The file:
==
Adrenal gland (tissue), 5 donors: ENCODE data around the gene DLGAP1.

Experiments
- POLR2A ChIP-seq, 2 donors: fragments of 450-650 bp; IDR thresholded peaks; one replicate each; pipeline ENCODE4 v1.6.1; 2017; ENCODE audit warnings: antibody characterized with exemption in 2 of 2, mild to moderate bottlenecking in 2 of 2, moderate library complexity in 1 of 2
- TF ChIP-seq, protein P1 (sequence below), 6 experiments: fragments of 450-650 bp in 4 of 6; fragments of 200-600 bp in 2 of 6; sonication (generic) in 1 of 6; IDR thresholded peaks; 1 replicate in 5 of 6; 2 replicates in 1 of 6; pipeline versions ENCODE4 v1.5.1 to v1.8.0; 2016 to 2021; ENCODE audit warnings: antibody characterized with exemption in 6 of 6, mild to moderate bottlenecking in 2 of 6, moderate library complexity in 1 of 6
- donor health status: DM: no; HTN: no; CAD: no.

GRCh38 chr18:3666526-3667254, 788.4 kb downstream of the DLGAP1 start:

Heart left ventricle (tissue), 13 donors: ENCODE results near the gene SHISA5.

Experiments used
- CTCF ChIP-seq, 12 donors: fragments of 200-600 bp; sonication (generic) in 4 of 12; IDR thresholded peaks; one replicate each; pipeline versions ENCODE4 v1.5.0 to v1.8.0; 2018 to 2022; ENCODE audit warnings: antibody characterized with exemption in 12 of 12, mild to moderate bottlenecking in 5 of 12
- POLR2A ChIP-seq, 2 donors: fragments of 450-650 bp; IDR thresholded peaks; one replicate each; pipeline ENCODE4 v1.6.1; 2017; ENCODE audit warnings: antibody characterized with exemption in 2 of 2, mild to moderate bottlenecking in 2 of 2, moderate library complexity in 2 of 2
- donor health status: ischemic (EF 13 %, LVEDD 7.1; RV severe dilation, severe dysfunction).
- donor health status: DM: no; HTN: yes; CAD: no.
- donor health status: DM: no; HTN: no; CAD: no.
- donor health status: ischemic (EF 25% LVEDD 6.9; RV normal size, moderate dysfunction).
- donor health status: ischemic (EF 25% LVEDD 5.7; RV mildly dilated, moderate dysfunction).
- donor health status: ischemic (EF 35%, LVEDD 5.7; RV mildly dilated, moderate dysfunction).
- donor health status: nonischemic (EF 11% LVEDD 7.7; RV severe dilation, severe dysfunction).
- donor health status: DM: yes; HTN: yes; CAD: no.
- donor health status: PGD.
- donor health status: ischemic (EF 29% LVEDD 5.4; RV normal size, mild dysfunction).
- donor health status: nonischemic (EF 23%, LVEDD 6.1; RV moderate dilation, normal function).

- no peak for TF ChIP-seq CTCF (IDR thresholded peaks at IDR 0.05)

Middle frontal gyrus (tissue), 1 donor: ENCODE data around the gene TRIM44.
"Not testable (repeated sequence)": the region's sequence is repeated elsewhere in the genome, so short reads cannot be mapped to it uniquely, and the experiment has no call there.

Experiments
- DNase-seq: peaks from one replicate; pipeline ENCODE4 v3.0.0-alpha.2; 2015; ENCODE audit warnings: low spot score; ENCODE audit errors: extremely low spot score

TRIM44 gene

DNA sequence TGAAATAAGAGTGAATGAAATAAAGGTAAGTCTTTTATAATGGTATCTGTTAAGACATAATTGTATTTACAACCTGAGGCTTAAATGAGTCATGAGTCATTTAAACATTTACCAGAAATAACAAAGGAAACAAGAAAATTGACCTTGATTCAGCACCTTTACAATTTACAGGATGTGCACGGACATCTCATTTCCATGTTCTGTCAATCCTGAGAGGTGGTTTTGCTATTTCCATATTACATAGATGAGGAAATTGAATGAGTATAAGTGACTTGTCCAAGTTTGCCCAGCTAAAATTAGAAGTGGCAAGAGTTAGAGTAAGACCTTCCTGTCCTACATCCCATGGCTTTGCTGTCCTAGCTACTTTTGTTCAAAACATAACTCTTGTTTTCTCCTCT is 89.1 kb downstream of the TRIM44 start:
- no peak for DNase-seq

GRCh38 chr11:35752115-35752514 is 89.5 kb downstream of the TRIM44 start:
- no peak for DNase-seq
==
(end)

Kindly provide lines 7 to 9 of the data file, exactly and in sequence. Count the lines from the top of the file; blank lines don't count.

Heart left ventricle (tissue), 13 donors: ENCODE results near the gene SHISA5.

Experiments used
- CTCF ChIP-seq, 12 donors: fragments of 200-600 bp; sonication (generic) in 4 of 12; IDR thresholded peaks; one replicate each; pipeline versions ENCODE4 v1.5.0 to v1.8.0; 2018 to 2022; ENCODE audit warnings: antibody characterized with exemption in 12 of 12, mild to moderate bottlenecking in 5 of 12